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Republican tax bill ready to rescue hard-up tech giants, struggling rich
Procedural snafu delays vote until Wednesday – but here's basically what's in it
Wealthy individuals and businesses can direct their underlings to ice the Dom Perignon and fuel their private jets in celebration of the US Senate's expected passage of the Republican tax bill on Wednesday.
It would have happened Tuesday but for a procedural problem that required two provisions to be removed from the bill. The draft law was given the green light in the House of Representatives, and with Senate approval, the tax plan is almost certain to be signed into law by President Trump, barring some distracting Twitter feud.
The tech industry in particular has reason to smile – unlike, say, disaster victims, who will no longer benefit from a federal income tax deduction for losses arising floods, wildfires, and other natural disasters that haven't been recognized as federal disasters by the president.
The Urban-Brookings Tax Policy Center (TPC), a policy think tank, had this to say about the plan:
Compared to current law, taxes would fall for all income groups on average in 2018, increasing overall average after-tax income by 2.2 percent. In general, tax cuts as a percentage of after-tax income would be larger for higher-income groups, with the largest cuts as a share of income going to taxpayers in the 95th to 99th percentiles of the income distribution."
Individuals – particularly the super-rich – can expect lower taxes until the end of 2025, when the cuts expire; for businesses, however, the cuts are permanent.
Business owners will benefit more than workers. TPC says people who earn income through wages can expect a tax cut of about 1.5 per cent, on average, translating to about $1,200. Those who earn income from pass-through businesses, such as partnerships, can expect a tax cut of about 4.3 per cent, or $4,300 on average.
The tax bill lets pass-through businesses deduct 20 per cent of their income, through 2025, with some qualifying conditions for service businesses.
Under the new rules, the top corporate tax rate will decline from 35 per cent to 21 per cent, and multinationals earning income abroad will be able to repatriate the funds at rates ranging from eight per cent for reinvested foreign earnings to 15.5 per cent for cash and cash-equivalent profits.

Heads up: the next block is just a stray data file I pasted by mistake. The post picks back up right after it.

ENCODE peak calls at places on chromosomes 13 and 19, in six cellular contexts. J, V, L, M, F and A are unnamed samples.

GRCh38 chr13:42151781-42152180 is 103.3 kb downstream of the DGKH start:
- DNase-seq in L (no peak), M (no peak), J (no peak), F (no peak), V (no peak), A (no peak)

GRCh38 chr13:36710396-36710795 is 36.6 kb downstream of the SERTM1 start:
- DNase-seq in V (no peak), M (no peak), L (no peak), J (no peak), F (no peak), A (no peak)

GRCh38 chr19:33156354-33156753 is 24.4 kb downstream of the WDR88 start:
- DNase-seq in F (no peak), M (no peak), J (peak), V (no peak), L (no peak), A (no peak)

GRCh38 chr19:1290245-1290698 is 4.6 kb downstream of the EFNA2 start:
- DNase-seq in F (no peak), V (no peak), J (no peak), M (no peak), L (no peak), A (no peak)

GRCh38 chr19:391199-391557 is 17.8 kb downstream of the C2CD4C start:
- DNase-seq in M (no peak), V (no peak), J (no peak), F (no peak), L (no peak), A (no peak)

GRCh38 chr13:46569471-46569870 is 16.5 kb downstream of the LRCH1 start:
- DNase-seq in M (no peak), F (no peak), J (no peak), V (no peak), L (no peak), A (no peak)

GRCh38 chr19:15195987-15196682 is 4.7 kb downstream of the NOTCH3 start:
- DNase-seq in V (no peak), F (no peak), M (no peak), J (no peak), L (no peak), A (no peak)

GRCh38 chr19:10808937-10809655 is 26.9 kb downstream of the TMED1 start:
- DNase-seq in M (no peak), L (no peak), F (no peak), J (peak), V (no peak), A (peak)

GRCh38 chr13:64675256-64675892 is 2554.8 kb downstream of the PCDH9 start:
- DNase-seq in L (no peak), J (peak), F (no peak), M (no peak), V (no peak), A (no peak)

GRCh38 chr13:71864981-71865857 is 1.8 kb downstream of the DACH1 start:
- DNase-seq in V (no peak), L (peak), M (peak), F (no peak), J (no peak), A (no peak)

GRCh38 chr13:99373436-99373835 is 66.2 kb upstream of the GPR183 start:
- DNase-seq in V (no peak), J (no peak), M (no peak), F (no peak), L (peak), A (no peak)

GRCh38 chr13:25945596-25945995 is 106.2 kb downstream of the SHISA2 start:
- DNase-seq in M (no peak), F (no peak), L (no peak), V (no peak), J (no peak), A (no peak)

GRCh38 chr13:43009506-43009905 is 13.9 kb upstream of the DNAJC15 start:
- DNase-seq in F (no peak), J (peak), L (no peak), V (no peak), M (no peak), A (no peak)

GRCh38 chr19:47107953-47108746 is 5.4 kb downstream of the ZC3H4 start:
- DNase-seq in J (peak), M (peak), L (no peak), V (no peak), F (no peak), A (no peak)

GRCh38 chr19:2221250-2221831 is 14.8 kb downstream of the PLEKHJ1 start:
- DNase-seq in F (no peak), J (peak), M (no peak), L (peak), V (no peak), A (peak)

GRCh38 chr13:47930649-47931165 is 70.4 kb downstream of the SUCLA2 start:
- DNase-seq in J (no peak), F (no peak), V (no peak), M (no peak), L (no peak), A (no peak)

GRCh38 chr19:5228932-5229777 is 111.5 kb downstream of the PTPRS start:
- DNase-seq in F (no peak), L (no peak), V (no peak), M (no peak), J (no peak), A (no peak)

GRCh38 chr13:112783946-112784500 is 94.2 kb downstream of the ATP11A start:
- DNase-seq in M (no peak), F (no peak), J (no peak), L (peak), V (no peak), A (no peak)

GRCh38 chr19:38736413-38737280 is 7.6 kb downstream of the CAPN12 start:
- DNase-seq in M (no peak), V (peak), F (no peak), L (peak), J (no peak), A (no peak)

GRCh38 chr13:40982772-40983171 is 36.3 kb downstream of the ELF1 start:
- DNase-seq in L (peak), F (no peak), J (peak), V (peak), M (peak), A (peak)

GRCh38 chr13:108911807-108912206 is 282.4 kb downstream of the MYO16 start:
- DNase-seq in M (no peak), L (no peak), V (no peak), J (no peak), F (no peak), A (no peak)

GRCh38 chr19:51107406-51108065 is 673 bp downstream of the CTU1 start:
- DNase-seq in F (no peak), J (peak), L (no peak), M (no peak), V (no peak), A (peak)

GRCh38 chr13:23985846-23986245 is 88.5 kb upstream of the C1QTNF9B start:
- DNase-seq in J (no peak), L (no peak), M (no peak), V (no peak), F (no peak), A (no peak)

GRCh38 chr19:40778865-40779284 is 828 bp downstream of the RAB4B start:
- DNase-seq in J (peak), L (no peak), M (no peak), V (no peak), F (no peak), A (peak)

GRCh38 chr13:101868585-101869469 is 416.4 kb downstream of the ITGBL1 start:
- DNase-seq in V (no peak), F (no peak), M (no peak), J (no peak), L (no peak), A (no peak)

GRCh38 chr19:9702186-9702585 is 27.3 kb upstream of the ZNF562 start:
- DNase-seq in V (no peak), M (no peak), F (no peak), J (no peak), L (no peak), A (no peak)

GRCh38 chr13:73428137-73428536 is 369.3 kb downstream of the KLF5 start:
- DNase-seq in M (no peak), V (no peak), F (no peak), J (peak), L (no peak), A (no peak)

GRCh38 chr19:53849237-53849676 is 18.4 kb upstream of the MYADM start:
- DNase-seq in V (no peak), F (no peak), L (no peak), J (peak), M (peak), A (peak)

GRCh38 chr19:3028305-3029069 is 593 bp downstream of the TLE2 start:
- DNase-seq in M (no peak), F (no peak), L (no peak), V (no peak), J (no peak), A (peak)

For businesses with boatloads of cash overseas, such as Apple, Microsoft, Cisco, and Google-parent Alphabet, that's a substantial potential windfall.
Perhaps unsurprisingly, the tech industry appreciates the effort.
"The final tax reform bill is strong in the key areas that encourage innovation and entrepreneurship and create jobs in America," said Linda Moore, president and CEO of TechNet, a trade group, in a statement on Tuesday. "Lowering the corporate tax rate, transitioning to a territorial tax system, allowing companies to reinvest their overseas profits here at home, and safeguarding the R&D tax credit are important drivers of economic growth."
The final version of the GOP bill also dispenses with the corporate alternative minimum tax, which would have made it harder for companies to pay less than the 21 per cent rate.
Businesses will be able deduct more expenses through bonus depreciation rates. This will allow investments in infrastructure and manufacturing, for example, to be entirely rather than partially written off, until 2023 for most industries.
The Tax Foundation, a tax policy non-profit, characterizes the plan as a boon for the economy. "Our model results indicate that the plan would be pro-growth, boosting long-run GDP 1.7 per cent and increasing the domestic capital stock by 4.8 per cent," the group said on Monday. "Wages, long stagnant, would increase 1.5 per cent, while the reform would produce 339,000 jobs."
Greater economic benefits are expected for President Trump, whose real estate holdings benefit from the pass-through provision, a number of Senators, including as Bob Corker (R-TN), and their families and friends.
Because someone's got to put America first. ®